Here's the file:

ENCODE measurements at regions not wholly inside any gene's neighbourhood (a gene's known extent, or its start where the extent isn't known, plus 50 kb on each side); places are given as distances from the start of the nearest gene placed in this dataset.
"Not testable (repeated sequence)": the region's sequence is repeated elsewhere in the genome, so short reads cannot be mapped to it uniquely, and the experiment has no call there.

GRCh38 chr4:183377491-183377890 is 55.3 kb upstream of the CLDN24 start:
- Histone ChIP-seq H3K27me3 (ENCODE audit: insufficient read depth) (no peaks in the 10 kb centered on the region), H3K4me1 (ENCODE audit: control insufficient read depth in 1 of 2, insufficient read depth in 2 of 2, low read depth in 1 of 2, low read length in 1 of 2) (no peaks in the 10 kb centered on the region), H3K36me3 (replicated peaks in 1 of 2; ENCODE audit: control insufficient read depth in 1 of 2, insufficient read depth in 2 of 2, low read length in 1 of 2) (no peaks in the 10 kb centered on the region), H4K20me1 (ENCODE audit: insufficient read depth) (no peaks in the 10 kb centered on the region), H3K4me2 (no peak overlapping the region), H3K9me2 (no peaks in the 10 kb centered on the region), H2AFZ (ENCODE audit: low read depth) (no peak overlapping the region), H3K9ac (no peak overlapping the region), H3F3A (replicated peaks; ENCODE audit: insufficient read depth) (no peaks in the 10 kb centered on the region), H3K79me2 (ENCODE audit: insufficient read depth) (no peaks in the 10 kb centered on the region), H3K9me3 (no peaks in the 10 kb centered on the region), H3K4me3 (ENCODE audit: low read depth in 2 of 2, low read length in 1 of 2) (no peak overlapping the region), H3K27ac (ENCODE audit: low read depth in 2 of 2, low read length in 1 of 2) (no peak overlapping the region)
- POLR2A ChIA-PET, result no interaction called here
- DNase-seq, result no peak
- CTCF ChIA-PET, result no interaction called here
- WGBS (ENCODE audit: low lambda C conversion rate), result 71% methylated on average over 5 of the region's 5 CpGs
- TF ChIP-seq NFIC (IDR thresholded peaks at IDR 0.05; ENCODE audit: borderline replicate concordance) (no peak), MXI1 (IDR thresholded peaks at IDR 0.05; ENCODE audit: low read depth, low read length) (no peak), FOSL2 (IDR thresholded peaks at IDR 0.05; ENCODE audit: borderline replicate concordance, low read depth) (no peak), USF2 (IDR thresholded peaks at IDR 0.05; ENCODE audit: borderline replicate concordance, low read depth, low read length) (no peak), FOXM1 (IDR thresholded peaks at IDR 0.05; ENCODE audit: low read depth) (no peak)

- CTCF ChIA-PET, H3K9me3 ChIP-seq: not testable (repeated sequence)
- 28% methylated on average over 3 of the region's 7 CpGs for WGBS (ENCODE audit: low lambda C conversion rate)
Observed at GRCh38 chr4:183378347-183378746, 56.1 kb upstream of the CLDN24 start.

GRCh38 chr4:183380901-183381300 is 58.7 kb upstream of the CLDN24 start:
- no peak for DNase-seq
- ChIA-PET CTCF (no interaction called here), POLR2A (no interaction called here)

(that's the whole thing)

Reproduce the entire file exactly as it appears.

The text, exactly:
ENCODE measurements at regions not wholly inside any gene's neighbourhood (a gene's known extent, or its start where the extent isn't known, plus 50 kb on each side); places are given as distances from the start of the nearest gene placed in this dataset.
"Not testable (repeated sequence)": the region's sequence is repeated elsewhere in the genome, so short reads cannot be mapped to it uniquely, and the experiment has no call there.

GRCh38 chr4:183377491-183377890 is 55.3 kb upstream of the CLDN24 start:
- Histone ChIP-seq H3K27me3 (ENCODE audit: insufficient read depth) (no peaks in the 10 kb centered on the region), H3K4me1 (ENCODE audit: control insufficient read depth in 1 of 2, insufficient read depth in 2 of 2, low read depth in 1 of 2, low read length in 1 of 2) (no peaks in the 10 kb centered on the region), H3K36me3 (replicated peaks in 1 of 2; ENCODE audit: control insufficient read depth in 1 of 2, insufficient read depth in 2 of 2, low read length in 1 of 2) (no peaks in the 10 kb centered on the region), H4K20me1 (ENCODE audit: insufficient read depth) (no peaks in the 10 kb centered on the region), H3K4me2 (no peak overlapping the region), H3K9me2 (no peaks in the 10 kb centered on the region), H2AFZ (ENCODE audit: low read depth) (no peak overlapping the region), H3K9ac (no peak overlapping the region), H3F3A (replicated peaks; ENCODE audit: insufficient read depth) (no peaks in the 10 kb centered on the region), H3K79me2 (ENCODE audit: insufficient read depth) (no peaks in the 10 kb centered on the region), H3K9me3 (no peaks in the 10 kb centered on the region), H3K4me3 (ENCODE audit: low read depth in 2 of 2, low read length in 1 of 2) (no peak overlapping the region), H3K27ac (ENCODE audit: low read depth in 2 of 2, low read length in 1 of 2) (no peak overlapping the region)
- POLR2A ChIA-PET, result no interaction called here
- DNase-seq, result no peak
- CTCF ChIA-PET, result no interaction called here
- WGBS (ENCODE audit: low lambda C conversion rate), result 71% methylated on average over 5 of the region's 5 CpGs
- TF ChIP-seq NFIC (IDR thresholded peaks at IDR 0.05; ENCODE audit: borderline replicate concordance) (no peak), MXI1 (IDR thresholded peaks at IDR 0.05; ENCODE audit: low read depth, low read length) (no peak), FOSL2 (IDR thresholded peaks at IDR 0.05; ENCODE audit: borderline replicate concordance, low read depth) (no peak), USF2 (IDR thresholded peaks at IDR 0.05; ENCODE audit: borderline replicate concordance, low read depth, low read length) (no peak), FOXM1 (IDR thresholded peaks at IDR 0.05; ENCODE audit: low read depth) (no peak)

- CTCF ChIA-PET, H3K9me3 ChIP-seq: not testable (repeated sequence)
- 28% methylated on average over 3 of the region's 7 CpGs for WGBS (ENCODE audit: low lambda C conversion rate)
Observed at GRCh38 chr4:183378347-183378746, 56.1 kb upstream of the CLDN24 start.

GRCh38 chr4:183380901-183381300 is 58.7 kb upstream of the CLDN24 start:
- no peak for DNase-seq
- ChIA-PET CTCF (no interaction called here), POLR2A (no interaction called here)